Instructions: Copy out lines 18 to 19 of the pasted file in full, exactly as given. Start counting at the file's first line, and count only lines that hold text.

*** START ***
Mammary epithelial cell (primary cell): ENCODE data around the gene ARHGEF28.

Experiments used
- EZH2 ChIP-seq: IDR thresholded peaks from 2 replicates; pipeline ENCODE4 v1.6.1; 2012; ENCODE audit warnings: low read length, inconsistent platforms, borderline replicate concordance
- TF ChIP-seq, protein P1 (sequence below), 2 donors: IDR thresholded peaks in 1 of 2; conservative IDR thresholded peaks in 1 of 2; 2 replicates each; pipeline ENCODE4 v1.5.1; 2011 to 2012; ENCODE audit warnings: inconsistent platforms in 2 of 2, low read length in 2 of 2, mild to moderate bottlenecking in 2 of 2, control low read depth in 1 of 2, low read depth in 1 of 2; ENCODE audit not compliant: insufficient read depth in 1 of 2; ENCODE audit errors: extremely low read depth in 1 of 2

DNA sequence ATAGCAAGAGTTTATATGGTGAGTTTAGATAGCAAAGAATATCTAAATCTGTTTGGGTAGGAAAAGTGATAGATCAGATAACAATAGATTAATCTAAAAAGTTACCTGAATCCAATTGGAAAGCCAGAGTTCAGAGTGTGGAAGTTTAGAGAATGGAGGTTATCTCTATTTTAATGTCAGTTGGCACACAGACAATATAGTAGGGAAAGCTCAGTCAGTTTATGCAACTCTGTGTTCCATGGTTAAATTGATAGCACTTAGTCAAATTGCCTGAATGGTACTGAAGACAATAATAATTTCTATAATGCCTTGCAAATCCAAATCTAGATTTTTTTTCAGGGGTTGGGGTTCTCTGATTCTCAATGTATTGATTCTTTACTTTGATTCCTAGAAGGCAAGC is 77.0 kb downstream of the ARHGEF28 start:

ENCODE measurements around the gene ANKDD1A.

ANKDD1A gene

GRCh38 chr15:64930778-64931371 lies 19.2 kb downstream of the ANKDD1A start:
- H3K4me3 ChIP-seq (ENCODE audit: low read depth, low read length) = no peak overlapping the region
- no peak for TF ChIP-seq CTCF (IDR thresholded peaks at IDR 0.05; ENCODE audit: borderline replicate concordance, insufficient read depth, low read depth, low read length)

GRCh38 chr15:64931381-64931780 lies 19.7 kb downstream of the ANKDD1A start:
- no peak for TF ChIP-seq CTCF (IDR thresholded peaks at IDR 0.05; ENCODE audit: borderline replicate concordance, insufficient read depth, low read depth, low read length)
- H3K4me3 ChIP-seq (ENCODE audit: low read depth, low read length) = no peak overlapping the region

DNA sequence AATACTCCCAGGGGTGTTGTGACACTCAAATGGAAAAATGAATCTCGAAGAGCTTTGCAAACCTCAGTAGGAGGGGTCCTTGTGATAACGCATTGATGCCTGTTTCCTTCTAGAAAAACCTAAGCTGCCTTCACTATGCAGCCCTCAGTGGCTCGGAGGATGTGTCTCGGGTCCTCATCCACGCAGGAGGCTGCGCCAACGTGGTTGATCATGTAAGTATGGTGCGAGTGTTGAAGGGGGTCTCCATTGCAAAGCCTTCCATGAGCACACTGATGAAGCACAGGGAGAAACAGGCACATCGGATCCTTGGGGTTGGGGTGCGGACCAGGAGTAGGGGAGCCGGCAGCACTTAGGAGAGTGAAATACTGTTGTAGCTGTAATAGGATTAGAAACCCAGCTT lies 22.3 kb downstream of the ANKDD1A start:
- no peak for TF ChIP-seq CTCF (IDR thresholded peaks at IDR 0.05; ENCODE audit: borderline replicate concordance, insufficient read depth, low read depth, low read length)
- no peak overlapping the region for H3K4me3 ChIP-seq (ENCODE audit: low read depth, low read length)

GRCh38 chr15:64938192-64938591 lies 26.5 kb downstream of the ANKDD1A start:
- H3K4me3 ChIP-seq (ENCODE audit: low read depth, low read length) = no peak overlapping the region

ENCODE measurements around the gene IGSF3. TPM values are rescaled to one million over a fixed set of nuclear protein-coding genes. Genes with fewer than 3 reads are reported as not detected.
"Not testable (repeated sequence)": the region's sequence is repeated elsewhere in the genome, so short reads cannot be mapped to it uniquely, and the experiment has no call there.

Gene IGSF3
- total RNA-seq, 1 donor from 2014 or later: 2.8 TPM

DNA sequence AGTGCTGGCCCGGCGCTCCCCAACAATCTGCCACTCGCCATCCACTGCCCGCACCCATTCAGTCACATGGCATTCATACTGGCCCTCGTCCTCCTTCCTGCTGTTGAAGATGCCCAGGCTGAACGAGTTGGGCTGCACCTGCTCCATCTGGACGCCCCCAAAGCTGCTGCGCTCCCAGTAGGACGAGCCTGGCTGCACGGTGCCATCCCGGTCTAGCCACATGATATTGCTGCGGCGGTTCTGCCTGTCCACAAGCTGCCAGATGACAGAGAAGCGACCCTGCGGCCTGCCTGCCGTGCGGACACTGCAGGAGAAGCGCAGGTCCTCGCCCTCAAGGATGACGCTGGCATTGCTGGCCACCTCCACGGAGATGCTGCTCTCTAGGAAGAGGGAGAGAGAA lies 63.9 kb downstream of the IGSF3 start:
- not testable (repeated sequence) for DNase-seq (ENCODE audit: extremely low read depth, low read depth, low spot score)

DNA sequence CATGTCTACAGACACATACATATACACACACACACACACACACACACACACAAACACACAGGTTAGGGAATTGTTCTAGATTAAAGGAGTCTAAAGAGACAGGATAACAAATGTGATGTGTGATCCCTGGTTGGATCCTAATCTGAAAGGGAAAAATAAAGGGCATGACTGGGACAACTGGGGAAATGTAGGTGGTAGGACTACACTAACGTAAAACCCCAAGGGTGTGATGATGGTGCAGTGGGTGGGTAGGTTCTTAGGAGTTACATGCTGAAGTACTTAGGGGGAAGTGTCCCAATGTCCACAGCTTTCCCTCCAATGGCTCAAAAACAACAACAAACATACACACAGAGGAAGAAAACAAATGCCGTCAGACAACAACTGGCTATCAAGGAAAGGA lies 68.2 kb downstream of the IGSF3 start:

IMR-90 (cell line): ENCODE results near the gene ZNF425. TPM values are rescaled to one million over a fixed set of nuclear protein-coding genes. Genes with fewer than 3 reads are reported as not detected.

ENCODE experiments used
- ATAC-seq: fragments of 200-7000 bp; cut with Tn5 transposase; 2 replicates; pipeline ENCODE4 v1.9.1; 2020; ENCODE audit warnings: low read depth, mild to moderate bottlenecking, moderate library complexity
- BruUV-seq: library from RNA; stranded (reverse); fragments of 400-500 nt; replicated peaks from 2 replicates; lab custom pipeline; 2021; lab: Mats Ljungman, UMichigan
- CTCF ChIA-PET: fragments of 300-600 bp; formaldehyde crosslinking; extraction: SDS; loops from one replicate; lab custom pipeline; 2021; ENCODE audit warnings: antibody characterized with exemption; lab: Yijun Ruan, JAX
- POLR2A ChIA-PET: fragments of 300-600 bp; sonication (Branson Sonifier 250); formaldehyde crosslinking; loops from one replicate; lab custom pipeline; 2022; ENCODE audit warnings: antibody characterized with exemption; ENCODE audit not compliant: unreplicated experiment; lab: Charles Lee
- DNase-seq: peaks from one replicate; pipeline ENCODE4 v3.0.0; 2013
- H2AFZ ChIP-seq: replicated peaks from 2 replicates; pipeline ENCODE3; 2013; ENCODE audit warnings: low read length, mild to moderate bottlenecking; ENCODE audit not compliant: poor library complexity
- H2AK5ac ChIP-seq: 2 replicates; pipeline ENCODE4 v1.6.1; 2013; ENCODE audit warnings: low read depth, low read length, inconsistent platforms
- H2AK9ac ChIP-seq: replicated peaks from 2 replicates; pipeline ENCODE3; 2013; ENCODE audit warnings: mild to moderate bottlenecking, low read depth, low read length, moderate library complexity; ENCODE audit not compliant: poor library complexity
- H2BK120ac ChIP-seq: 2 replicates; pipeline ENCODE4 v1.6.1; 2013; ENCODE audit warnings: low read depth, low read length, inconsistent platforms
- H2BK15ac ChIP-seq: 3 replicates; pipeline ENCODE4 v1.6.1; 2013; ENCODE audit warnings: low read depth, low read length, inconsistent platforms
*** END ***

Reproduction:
- H3K4me3 ChIP-seq (ENCODE audit: low read depth, low read length) = no peak overlapping the region

ENCODE measurements around the gene IGSF3. TPM values are rescaled to one million over a fixed set of nuclear protein-coding genes. Genes with fewer than 3 reads are reported as not detected.